A 43-year-old Nevada man collapsed and died on the court during a tennis match at Red Rock Country Club on January 29, the Las Vegas Review-Journal reported.
Ryan Vannah was pronounced dead at Summerlin Hospital later in the day.
"He took impeccable care of his health," Tami Vannah Kang, the deceased man's sister, told LVRJ. "We did not see this coming," she added.
Ryan Vannah reportedly "dropped to a knee" during a tiebreaker mixed doubles match, placed his hands on the court, and lay down.
Despite doctors' best efforts to revive the Red Rock Country Club tennis champion, they were unable to restart his heart.
Vannah's sister-in-law, Dr. Catherine Vannah, was among the people who attempted to revive him on the scene, according to LVRJ.
The coroner's office had not ruled on an official cause of death as of Tuesday, LVRJ reported. However, Summerlin Hospital medical staff said they believed he was on the wrong medication for his blood pressure.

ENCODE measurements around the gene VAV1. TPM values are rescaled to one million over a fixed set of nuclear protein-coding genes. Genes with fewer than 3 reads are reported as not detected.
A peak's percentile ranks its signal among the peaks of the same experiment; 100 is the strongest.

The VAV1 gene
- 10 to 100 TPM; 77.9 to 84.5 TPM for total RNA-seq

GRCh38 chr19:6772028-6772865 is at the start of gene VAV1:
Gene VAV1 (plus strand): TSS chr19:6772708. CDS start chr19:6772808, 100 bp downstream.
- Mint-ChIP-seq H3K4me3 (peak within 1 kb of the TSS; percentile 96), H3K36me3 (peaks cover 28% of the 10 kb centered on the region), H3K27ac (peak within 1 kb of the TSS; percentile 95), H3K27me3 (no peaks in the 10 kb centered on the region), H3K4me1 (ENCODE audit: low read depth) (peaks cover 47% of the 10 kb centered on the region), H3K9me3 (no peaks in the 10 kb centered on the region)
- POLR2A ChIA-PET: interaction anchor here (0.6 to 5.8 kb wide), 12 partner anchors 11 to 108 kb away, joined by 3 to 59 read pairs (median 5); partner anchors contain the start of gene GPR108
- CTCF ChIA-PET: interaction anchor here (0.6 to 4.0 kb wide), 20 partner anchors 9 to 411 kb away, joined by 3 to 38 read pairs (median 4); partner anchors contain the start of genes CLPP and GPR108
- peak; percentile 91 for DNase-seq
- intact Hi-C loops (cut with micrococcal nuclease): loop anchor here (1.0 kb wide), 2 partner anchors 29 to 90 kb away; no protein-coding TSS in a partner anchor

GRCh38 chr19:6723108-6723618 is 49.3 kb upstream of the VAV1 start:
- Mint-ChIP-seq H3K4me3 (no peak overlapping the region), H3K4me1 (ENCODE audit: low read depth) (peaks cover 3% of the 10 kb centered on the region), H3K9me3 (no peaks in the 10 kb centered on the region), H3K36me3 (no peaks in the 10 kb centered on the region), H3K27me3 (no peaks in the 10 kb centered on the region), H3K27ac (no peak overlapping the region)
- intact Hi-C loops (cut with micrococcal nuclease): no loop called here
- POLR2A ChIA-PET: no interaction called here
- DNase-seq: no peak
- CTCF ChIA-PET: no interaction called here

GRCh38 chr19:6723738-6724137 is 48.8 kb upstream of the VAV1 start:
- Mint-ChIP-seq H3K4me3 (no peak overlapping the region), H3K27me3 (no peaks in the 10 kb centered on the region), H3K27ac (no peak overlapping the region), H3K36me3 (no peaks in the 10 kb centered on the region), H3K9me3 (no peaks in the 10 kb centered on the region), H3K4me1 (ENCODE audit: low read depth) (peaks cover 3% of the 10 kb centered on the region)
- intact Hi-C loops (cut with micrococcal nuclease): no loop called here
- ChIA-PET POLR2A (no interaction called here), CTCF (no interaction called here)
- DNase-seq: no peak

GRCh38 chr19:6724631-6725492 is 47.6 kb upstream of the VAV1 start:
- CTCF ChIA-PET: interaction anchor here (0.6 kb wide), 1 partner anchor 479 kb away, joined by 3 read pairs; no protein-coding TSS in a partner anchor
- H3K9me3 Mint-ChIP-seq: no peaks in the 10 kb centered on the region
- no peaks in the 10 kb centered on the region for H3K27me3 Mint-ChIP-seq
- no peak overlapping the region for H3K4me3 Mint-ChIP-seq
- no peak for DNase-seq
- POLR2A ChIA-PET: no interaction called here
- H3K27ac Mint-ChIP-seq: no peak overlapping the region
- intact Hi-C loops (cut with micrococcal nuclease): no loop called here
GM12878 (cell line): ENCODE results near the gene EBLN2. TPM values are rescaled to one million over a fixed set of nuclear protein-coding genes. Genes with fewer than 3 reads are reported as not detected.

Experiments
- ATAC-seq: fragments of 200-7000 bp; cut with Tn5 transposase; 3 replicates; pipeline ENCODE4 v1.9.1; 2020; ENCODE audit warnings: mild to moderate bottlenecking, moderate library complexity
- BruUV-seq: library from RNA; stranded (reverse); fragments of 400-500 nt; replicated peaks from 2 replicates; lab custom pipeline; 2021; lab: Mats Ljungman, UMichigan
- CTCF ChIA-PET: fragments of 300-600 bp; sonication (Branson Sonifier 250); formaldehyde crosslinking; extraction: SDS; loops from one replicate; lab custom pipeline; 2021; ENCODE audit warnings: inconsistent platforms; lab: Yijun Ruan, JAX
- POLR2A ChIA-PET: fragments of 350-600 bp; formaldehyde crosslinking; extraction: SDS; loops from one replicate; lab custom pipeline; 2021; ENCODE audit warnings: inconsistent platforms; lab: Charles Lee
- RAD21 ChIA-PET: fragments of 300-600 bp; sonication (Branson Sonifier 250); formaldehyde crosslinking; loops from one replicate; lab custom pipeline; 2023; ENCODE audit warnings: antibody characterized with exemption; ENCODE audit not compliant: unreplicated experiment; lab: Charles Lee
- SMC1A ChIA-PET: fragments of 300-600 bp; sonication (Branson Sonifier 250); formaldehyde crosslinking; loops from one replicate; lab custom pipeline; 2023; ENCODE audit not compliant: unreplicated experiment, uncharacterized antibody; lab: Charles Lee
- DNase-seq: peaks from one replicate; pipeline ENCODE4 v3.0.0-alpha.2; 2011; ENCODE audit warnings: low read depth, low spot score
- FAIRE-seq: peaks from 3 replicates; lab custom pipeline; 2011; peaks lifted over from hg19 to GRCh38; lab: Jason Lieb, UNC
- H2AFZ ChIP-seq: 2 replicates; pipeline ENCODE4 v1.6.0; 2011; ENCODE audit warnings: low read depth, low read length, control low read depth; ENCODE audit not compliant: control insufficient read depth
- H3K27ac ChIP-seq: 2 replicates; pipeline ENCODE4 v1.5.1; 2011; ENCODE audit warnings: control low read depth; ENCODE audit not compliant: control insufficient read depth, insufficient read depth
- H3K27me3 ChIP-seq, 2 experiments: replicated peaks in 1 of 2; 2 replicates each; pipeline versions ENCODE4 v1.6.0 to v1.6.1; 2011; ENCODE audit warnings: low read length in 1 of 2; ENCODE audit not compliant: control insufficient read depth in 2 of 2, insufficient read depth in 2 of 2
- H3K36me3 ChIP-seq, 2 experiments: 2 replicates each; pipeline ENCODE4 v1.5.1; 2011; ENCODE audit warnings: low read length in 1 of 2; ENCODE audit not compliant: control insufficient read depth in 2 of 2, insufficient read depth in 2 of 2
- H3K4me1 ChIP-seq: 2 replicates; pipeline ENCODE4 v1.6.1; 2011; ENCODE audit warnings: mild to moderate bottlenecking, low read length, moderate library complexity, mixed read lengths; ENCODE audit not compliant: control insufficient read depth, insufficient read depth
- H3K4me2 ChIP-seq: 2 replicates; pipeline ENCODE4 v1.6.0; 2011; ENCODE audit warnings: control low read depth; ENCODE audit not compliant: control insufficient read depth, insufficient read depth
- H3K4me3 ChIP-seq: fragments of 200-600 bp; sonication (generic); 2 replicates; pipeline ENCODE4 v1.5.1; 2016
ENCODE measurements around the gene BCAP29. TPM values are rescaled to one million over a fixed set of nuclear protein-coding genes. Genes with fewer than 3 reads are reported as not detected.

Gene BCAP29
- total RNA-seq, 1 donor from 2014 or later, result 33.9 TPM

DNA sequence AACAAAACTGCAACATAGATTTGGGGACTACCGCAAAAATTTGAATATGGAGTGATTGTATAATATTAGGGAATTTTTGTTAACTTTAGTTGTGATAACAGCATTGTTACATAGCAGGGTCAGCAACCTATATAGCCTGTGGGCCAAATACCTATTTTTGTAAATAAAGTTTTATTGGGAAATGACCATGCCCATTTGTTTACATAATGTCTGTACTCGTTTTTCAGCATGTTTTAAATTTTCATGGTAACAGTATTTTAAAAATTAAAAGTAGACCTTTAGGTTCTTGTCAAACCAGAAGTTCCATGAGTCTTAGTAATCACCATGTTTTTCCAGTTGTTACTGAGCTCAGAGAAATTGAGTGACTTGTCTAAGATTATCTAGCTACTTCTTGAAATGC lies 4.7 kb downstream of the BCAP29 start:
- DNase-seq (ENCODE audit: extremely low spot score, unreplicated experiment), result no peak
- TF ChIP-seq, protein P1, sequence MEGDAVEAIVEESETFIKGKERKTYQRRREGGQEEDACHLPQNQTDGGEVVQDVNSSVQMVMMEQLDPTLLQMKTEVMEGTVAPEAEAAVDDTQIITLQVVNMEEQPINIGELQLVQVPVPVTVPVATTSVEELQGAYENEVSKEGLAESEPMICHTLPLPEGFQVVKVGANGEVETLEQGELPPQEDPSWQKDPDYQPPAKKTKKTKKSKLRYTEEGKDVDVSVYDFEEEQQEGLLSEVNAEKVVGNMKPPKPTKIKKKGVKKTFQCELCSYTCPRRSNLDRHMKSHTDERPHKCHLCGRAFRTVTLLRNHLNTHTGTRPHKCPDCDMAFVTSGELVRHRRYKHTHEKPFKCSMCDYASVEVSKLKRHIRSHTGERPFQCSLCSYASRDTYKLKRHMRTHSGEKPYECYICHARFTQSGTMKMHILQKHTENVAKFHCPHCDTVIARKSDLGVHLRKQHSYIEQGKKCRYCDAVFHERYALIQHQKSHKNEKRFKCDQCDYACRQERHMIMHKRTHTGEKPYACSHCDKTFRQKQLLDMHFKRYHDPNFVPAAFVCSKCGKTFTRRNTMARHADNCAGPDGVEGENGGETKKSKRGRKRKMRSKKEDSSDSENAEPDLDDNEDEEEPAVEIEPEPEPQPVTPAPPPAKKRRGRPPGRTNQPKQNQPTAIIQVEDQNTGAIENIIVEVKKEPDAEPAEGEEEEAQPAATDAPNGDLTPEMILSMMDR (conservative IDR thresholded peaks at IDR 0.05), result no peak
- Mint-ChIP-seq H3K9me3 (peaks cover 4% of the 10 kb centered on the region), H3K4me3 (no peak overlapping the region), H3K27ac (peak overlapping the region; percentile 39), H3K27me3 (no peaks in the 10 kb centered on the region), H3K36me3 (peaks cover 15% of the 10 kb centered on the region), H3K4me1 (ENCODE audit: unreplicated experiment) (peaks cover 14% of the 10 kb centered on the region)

Vannah was a lifelong tennis player who won United States Tennis Association championships in doubles in for the past two years.
He is survived by his parents, three siblings, a fiancée, two brothers-in-law, a sister-in-law, and 13 nieces and nephews, LVRJ also reported.
A memorial service will be held for Vannah at 10 a.m. on February 11 at The Church of Jesus Christ of Latter-day Saints in Las Vegas.
Vannah's death comes on the heels of a number of instances in which young, seemingly healthy athletes and non-athletes have suffered strokes, heart attacks, and similar medical emergencies, with some losing their lives.
There is considerable controversy regarding these reports, with some insisting there has been no spike in deaths among athletes at all.
Some medical professionals suspect the issues are related to COVID vaccine side effects like myocarditis, an inflammation of the heart muscle. Other medical professionals passionately deny the theory, calling it a "hoax."
Florida Surgeon General Joe Ladapo tweeted about an analysis pointing to a high incidence of cardiac-related deaths among COVID-vaccined young men in September 2022. Twitter first blocked the post and later restored it, Politico reported.
Buffalo Bills defensive back Damar Hamlin is one athlete in this category. He suffered cardiac arrest on January 2, 2023, after tackling Cincinnati Bengals wide receiver Tee Higgins.
Inspired by the quick medical attention that saved Hamlin, the NFL and the American Heart Association are providing free CPR education during Super Bowl week, ESPN reported.
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